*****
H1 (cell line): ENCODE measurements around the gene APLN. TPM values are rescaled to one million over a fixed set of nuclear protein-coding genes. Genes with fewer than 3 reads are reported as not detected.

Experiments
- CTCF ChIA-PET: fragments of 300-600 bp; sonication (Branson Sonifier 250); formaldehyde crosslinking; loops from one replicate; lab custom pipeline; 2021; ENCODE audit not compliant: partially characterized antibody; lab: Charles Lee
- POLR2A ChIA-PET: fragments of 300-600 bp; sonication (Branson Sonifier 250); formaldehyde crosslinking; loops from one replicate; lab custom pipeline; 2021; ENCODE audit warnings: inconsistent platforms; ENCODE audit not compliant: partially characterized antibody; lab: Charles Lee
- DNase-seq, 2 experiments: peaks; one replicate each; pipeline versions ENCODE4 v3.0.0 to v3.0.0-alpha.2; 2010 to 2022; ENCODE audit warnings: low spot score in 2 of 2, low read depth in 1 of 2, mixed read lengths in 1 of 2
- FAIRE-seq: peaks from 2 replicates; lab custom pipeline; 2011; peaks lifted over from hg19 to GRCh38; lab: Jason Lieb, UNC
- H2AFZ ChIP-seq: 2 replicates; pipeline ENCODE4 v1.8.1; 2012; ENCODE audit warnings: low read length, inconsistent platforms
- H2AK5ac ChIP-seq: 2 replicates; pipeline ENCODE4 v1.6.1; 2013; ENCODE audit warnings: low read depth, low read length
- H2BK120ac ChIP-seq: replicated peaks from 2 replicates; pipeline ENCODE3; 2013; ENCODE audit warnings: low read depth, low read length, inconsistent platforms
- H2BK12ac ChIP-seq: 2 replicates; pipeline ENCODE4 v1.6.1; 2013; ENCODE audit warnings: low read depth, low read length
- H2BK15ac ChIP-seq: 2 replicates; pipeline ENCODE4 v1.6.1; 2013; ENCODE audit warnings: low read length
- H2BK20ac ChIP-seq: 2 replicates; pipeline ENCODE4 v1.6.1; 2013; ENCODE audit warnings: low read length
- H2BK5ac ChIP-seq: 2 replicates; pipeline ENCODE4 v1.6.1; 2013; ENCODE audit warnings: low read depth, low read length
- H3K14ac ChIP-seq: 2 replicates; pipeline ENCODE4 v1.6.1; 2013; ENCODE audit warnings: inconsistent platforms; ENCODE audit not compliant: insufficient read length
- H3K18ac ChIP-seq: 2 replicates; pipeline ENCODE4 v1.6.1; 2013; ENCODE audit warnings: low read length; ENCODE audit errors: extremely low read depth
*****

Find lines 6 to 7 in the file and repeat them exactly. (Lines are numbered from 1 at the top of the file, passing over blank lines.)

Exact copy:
- FAIRE-seq: peaks from 2 replicates; lab custom pipeline; 2011; peaks lifted over from hg19 to GRCh38; lab: Jason Lieb, UNC
- H2AFZ ChIP-seq: 2 replicates; pipeline ENCODE4 v1.8.1; 2012; ENCODE audit warnings: low read length, inconsistent platforms